Inside Business: A punt on the green pound

Companies are zooming in on the Irish community with the launch of a new TV station. Meg Carter reports
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They are the largest minority in Britain, yet little attempt has been made to target the estimated 6 million first and second-generation Irish living here. Until now, that is. For with the launch this week of Britain's first Irish TV station, TARA Television, and two Irish groups vying for London's latest commercial radio licence, business is waking up to a market.

Proof of how far "Irishness" has permeated contemporary British culture comes in the latest commercial for Holsten Pils. In the ad, created by Gold Greenless Trott, American comedian Dennis Leary parodies the growing enthusiasm for the Emerald Isle in a direct attack on the popularity of Irish stout.

However, many companies now see tangible business benefits in targeting the "green pound" - that is, disposable income held by the Irish in Britain and those non-Irish with an interest in Ireland.

The latest Irish Trade Board statistics reveal that Irish exports to Britain rose 9 per cent between 1994 and 1995, from Irpounds 5,669m (pounds 5,661m) to Irpounds 6,155m (excluding Northern Ireland). The figure looks set to rise given the growing popularity of Irish culture fuelled by the success of Riverdance, the West End show.

The international market for Irish themed pubs and beer goes from strength to strength, and tax breaks for film makers have encouraged more movies to be shot in Ireland, stimulating growing international interest. Meanwhile, telecoms operators report that calls to and from Ireland represent the UK's fourth busiest route for international calls.

The Irish Tourist Board says 2.3 million British people visited Ireland in 1995, spending Irpounds 50lm - a 12 per cent rise. Growth for 1996-7 is expected to continue at a similar rate. British Tourist Authority figures reveal a similar trend: 1.8 million Irish people visited the UK in 1995.

John Brown, a spokesman for the Irish Tourist Board, says increased competition has made travel cheaper and raised standards, and low inflation and a strong Irish economy have encouraged investment. In 1988, investment in tourist facilities was Irpounds 30m; since 1989, the annual figure has exceeded Irpounds 150m. The breakdown of the ceasefire has had a negative effect but the trend remains upwards.

"There has been a massive upsurge in interest in Irish arts, sports and culture over the past 10 years," says David Fitzgerald, the managing director of TARA. Why? "The Irish are far more mobile today, moving around the UK and Europe by choice rather than necessity, taking Irish culture with them," he says. "As a result, Irish culture has become more confident."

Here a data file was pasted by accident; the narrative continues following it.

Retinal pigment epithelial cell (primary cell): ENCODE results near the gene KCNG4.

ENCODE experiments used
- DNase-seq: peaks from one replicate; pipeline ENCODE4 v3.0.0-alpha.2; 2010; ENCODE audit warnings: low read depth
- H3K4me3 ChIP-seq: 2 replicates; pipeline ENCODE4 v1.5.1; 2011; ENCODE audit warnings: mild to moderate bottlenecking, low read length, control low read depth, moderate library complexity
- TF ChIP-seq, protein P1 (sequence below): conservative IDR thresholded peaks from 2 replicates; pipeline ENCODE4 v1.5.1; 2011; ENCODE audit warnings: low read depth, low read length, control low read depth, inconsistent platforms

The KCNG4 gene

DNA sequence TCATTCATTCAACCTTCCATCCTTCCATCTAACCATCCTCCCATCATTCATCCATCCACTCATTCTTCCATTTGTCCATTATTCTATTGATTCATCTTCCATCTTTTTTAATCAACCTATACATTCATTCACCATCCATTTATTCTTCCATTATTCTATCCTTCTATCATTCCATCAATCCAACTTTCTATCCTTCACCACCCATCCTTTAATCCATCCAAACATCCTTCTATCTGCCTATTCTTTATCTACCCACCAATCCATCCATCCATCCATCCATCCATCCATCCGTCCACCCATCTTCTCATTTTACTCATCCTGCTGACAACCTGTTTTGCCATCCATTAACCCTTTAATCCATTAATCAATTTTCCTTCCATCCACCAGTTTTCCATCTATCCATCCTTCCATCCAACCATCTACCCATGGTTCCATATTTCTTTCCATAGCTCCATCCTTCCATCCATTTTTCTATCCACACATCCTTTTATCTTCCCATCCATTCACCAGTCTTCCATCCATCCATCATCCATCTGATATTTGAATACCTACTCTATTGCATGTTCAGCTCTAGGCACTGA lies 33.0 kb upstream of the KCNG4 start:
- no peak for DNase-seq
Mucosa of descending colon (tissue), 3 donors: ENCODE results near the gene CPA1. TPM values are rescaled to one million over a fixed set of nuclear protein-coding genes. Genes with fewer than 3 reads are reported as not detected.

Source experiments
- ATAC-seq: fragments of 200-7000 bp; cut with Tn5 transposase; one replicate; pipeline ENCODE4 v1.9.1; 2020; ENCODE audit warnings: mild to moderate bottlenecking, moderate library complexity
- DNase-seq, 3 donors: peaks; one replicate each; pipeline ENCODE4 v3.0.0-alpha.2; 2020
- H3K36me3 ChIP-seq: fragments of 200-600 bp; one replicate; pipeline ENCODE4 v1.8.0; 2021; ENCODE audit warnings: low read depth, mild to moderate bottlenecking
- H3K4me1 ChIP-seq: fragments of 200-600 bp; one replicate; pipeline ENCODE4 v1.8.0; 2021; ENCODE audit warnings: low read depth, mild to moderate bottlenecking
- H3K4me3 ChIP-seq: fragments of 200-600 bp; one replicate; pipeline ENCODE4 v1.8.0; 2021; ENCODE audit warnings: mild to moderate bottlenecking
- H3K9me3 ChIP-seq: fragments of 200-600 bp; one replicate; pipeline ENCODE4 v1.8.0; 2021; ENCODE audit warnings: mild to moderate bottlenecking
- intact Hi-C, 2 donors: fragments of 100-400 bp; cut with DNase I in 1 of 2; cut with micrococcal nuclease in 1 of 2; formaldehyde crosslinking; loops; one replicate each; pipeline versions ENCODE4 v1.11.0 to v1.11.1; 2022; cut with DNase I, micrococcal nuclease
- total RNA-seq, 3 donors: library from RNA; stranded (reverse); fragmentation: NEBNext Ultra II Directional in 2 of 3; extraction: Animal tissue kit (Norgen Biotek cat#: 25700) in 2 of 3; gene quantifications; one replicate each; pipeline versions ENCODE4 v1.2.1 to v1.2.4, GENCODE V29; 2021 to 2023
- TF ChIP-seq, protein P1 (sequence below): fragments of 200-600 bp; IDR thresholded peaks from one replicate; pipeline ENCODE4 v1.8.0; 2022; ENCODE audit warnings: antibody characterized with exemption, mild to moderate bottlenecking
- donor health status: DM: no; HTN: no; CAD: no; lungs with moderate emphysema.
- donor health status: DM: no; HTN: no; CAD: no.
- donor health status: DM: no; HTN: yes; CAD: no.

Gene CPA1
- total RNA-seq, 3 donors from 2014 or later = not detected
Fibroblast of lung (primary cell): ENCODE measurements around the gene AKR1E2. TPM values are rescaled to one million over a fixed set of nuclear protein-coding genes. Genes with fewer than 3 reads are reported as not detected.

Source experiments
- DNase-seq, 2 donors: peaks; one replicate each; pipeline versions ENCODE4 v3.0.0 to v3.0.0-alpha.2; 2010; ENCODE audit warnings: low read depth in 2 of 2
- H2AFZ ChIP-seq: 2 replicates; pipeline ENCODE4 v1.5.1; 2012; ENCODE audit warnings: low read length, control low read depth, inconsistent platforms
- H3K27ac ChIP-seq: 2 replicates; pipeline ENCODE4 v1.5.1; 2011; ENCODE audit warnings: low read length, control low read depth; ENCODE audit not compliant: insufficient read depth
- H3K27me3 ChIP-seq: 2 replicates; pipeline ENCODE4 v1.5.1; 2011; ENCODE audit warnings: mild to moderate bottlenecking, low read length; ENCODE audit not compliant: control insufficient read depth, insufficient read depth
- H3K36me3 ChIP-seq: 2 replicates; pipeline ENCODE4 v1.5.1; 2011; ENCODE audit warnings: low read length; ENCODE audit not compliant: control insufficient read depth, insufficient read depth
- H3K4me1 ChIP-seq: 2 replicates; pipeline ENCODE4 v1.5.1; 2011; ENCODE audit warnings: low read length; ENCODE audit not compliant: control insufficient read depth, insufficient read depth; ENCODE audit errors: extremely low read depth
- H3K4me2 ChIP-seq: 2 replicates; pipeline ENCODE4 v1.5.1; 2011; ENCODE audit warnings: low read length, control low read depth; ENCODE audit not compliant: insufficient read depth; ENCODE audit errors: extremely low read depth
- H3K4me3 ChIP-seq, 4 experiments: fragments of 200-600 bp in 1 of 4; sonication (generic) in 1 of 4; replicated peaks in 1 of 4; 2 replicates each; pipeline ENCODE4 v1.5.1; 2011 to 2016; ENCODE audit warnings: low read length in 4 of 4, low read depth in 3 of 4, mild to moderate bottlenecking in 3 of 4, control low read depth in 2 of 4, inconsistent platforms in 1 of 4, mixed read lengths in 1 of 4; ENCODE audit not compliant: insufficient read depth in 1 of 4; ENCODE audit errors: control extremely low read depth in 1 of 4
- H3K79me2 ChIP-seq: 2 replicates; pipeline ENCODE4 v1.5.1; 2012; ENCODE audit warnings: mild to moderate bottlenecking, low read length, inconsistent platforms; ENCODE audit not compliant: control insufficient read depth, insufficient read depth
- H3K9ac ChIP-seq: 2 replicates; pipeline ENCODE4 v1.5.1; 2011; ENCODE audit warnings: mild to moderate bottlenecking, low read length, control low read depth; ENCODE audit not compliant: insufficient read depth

With growing confidence comes opportunity. Which is why the time is now right for an Irish TV station in Britain, he believes. TARA will broadcast family entertainment, mostly originated in Ireland. Majority-owned by United International Holdings, an American cable company, it will target both Irish expatriates and British viewers with little or no Irish connection. Eventually, it is hoped to roll out the format around the world.

Advertising will be a big source of revenue for TARA - for Irish brands aiming at expat-riates and mainstream brands able to target Irish viewers for the first time. David Sanderson, sales director at Carlton Satellite Sales, which is handling TARA's commercial airtime, says: "A core attraction lies in the fact the station is positioning itself to attract Irish and non-Irish as well. We are confident TARA's appeal to the non-Irish will open up a whole new area."

Guinness and Stena, the ferry operator, have already expressed interest. However, he predicts, "I'm certain the likes of Unilever and Procter & Gamble will be as keen to use it to sell to Irish housewives during the day as they are using ITV to reach non-Irish. For the first time, there's a choice."

As important as serving the Irish in Britain will be cultivating the Irish-friendly. Jeremy Probert, the Guinness media manager, believes the time has never been better, as the way of life conjured up by Irishness has particular appeal to the Nineties consumer. He says: "Research for Guinness shows there has been a sea change in attitudes. Priorities have shifted: from searching for the right brand as a badge, to a desire for a brand which is more in tune with personal values."